UBC Theses and Dissertations

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UBC Theses and Dissertations

The life and death of the Council of Elders of the Descendants of Jasper Park Ouellet, Richard

Abstract

As Indigenous rights discourse continues to advance in Canada, overarching concepts of Métis, in particular those concerning recognition and rights, continue to evolve. The micro-level or management of the relationship between Canada and small-scale Métis societies provides an opportunity to highlight issues concerning Métis/state relations. As areas such as Jasper National Park are tasked with restoring a Métis presence, how has this relationship evolved? Attempts at creating a working relationship with Métis in Jasper are confounded by uncertainty concerning Métis rights and identity. In addition, Métis are expected to abandon prior practices in organization and governance in return for access to micro-level authorities. Longstanding grievances by Métis who contend that government malfeasance resulted in their ancestors being evicted from Jasper National Park upon its inception remains hidden, as local authorities continue to find ways to marginalize Métis who are averse to participating in colonial relationships designed and controlled by micro-level authorities. Alliances with other groups with territories in National Parks, such as the Haida Nation, may provide insight and solutions. As Métis/Indigenous awareness and rights advance an important area of concern will remain in the actions of micro-level bureaucrats.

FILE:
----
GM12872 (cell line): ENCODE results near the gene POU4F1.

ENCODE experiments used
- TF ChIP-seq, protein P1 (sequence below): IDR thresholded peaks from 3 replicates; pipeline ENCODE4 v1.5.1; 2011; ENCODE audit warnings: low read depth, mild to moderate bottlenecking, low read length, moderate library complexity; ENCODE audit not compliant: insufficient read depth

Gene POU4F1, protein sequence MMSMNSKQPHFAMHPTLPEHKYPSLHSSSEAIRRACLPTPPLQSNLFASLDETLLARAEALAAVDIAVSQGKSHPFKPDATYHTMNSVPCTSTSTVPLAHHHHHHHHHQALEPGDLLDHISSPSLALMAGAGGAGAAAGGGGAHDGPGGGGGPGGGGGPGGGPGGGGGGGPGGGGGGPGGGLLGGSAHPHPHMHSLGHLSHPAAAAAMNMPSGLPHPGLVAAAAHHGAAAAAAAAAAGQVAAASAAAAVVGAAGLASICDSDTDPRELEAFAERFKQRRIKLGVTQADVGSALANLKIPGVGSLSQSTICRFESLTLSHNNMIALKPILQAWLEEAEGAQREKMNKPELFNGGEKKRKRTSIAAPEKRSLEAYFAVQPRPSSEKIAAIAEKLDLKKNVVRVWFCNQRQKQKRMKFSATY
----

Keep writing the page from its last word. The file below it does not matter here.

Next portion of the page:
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Attribution-NonCommercial-NoDerivatives 4.0 International

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